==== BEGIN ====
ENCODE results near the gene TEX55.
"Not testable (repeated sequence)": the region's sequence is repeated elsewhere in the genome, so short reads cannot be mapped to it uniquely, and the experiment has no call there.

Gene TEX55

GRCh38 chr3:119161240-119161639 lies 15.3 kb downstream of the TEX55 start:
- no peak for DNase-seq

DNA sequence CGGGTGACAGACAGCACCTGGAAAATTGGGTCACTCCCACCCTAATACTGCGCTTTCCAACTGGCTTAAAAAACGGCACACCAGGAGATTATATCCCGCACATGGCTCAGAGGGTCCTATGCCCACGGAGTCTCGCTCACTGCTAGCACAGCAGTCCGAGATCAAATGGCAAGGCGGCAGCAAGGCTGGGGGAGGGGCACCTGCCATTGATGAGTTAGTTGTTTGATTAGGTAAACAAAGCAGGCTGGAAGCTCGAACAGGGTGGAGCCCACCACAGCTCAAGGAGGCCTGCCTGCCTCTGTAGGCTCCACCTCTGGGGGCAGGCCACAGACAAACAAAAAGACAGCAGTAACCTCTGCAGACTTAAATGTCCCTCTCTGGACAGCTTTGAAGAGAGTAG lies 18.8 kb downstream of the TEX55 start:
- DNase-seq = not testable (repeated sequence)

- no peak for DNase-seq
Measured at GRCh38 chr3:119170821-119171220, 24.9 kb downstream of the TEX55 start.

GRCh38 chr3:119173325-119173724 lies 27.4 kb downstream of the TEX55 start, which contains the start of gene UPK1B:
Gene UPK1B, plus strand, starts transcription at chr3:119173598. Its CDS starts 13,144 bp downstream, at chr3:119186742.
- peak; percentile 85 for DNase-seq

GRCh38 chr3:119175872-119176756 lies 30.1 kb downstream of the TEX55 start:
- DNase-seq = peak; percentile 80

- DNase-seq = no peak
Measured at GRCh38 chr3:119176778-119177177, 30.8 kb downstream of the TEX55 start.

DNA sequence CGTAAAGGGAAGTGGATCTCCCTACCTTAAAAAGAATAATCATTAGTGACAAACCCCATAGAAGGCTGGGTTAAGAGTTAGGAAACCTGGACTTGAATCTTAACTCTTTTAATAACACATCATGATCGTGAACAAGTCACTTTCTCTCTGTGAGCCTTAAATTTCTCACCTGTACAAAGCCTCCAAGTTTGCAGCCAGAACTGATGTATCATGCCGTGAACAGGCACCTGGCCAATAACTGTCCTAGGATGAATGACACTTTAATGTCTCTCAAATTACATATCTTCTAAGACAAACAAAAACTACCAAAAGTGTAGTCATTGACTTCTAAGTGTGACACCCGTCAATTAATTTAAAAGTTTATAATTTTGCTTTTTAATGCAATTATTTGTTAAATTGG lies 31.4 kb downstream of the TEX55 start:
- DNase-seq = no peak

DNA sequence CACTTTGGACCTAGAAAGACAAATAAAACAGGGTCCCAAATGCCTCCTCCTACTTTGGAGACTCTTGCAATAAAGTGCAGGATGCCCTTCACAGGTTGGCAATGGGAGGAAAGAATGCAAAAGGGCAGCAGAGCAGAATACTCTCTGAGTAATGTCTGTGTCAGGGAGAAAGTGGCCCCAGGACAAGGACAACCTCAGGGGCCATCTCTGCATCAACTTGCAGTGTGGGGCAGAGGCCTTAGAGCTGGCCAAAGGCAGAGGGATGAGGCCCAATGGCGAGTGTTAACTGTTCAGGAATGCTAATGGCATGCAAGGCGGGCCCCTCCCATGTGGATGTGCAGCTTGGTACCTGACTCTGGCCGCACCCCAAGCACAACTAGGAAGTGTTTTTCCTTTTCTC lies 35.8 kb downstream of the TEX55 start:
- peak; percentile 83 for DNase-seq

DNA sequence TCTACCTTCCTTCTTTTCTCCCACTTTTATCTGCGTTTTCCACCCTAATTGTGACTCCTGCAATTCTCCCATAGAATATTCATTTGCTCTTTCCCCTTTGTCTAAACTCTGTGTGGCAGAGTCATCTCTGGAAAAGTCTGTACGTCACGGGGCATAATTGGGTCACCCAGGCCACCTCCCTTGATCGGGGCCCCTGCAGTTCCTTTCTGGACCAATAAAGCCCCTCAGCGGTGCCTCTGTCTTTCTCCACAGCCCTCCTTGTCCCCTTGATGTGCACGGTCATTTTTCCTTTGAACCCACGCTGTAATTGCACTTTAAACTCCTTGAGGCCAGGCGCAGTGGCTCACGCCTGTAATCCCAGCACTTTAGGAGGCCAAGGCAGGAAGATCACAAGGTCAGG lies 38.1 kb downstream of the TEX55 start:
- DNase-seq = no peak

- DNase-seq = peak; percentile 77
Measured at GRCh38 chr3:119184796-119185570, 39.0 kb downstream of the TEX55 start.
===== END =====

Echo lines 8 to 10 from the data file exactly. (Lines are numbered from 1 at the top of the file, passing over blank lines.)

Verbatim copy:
- no peak for DNase-seq
Measured at GRCh38 chr3:119170821-119171220, 24.9 kb downstream of the TEX55 start.

GRCh38 chr3:119173325-119173724 lies 27.4 kb downstream of the TEX55 start, which contains the start of gene UPK1B: